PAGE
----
“Certainly in my tenure I like looking back at the Italian game because we won 42-0, but to be honest I haven’t had much time to watch too many of these things that are being shown. Being a school teacher now, there’s a lot of prep going on in the evening’s ready for next day’s class, but I’ve been watching Netflix to take my mind off things.

“Watching the games from when I grew up to nowadays it rams home how fit these guys are and home different the game is now.

“I still look back at the All Blacks vs. Barbarians where the Baa-Baas gave them a beating, Gareth Edwards scoring. Derek Quinnell tells me he should take the plaudits for that try as if he hadn’t had passed he wouldn’t have scored.

“Also, the 13-12 victory in Cardiff when Andy Haden swan dived over the line to give Brian McKechnie a shot at goal to win it.”

Playing behind closed doors…

“There’s two things that come into it. There’s the home advantage, and the win/loss record during games at home where you have an advantage with familiar surroundings. With the roof closed we have something most nations don’t have.

“If you factor in 75,000 people and it adds a few points. Take those away and it becomes a neutral venue. It’ll be different hearing the anthem with 50 people as opposed to 75,000. If in fact we play in the stadium it’ll be a different environment.

“The other factor is if the hospital is still there we could be at a different venue.”

Rugby lifting the national mood

“I think it’ll be massive to lift spirits. You only have to hear about mental health in the briefings. Sport plays a massive part in our lives, whether that be at home on TV, live at the game or a local club game, being able to follow a team allows people to get away from their lives and we’re realising how special sport is.

“We play a massive part in the community and the good thing about the test match being played at the stadium it changes Cardiff and the local economy.”

Jonah Holmes and ‘The 38’

“We know the 38 players and if those 38 remain in the country then there isn’t any room on the list, but there will be if someone leaves. In terms of Jonah, I’ve had several conversations with and about him, the last one two days ago.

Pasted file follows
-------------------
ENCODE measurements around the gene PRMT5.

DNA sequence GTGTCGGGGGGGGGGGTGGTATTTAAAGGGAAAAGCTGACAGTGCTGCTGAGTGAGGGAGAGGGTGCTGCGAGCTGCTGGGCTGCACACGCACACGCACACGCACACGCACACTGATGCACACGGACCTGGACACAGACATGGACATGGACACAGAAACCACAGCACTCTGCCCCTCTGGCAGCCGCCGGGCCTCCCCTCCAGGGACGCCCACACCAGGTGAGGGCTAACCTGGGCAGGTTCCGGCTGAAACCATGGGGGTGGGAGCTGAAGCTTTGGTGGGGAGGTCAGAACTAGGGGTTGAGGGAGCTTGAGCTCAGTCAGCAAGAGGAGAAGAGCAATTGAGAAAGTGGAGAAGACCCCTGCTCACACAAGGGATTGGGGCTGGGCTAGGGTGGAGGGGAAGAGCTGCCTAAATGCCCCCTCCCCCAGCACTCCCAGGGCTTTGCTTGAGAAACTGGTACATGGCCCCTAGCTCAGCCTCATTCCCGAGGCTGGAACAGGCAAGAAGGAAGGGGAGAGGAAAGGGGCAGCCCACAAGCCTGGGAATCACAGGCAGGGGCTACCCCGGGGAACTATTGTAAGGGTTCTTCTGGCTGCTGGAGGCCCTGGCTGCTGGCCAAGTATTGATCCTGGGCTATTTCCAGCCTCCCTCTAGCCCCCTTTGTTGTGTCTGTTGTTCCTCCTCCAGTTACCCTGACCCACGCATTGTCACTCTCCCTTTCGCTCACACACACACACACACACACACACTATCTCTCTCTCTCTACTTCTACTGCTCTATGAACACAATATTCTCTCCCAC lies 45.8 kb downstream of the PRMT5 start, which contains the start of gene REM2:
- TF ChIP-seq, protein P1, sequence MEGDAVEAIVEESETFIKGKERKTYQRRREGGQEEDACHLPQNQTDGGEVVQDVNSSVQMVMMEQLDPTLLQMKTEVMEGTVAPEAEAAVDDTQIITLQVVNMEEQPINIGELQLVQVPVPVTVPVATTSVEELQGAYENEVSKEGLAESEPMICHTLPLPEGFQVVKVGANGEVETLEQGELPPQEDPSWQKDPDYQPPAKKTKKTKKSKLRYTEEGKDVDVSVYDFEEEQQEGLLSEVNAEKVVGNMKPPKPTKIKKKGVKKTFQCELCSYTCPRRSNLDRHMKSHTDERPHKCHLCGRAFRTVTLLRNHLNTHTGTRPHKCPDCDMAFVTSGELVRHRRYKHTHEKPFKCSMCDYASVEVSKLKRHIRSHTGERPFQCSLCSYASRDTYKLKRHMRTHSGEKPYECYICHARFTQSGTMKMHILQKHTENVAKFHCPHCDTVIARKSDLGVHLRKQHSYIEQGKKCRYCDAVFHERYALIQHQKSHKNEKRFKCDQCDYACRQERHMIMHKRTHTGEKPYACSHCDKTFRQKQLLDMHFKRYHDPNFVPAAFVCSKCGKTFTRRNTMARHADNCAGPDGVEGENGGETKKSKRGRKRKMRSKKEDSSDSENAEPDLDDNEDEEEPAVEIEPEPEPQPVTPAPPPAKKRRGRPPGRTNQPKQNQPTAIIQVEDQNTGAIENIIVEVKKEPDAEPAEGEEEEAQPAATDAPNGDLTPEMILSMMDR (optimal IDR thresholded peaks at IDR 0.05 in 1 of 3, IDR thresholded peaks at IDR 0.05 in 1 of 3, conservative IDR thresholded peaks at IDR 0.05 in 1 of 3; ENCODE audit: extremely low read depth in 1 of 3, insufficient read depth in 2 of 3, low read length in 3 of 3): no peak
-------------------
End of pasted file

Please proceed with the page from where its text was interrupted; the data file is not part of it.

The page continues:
“He’s exploring his options. One is he’s got one year left on his Tigers and remain there and check options post that, and the other is to speak to Tigers about getting out of that contract, what that would look like and see about bringing him to Wales.

“He’s exploring all of those and I’ve been speaking to both Welsh regions and to Jonah about the matter. I’d like to see him back in Wales, this season or next as it would help Wales.

“It’s not too difficult to create the 38. Warren [Gatland] had a 38, and you look at the players who went to the World Cup, you look at their form and the players that suit our way we want to play.”

Relief Wales vs. Scotland was postponed?

“I think Martyn Phillips, Gareth Davies and the board made the right decision. Hindsight is a wonderful thing, but it was clearly the right decision. The game wasn’t called off at a governmental level and so Welsh rugby chiefs has to come up with the decision they did.

“Clearly they made the right choice and should be applauded for such. We’re professionals and trained up until the Friday that we were told the game was off, but we’re pleased that game didn’t go ahead.”

WRU finances rely on ticket sales; knock-on effect

“I think it’s really important to play rugby for reasons I outlined earlier. What sport, and rugby does for people in Wales is tremendous. Behind closed doors you still have TV, we have contracts we need to see through and from our point of view, without the ticket sales and hospitality that goes with it is a starting point.

“Obviously they hold financial implications, hit we’ll take it as it comes and it’ll be about how we can save money going forward.”

Helping mental health of WRU staff…

“The WRU have a HR department that have put out a lot of content to WRU staff, from anxiety to sleepless night and across the spectrum of mental health. We employed, at the start of my tenure, a sports psychologist.

“He is working, on a daily basis, with our staff. Calls, video hook-ups etc. We’re doing anything we can to get through this period and it revolves around a routine and talking to someone.

“It’s crucial to have a lot of information and be able to reach people.”


“Main photo credit”

PONTYCLUN, WALES – NOVEMBER 12: Wayne Pivac Head Coach of Wales, during the Wales Squad Announcement on November 12, 2019 at The Vale Resort, Pontyclun, Wales. (Photo by Huw Fairclough/Getty Images)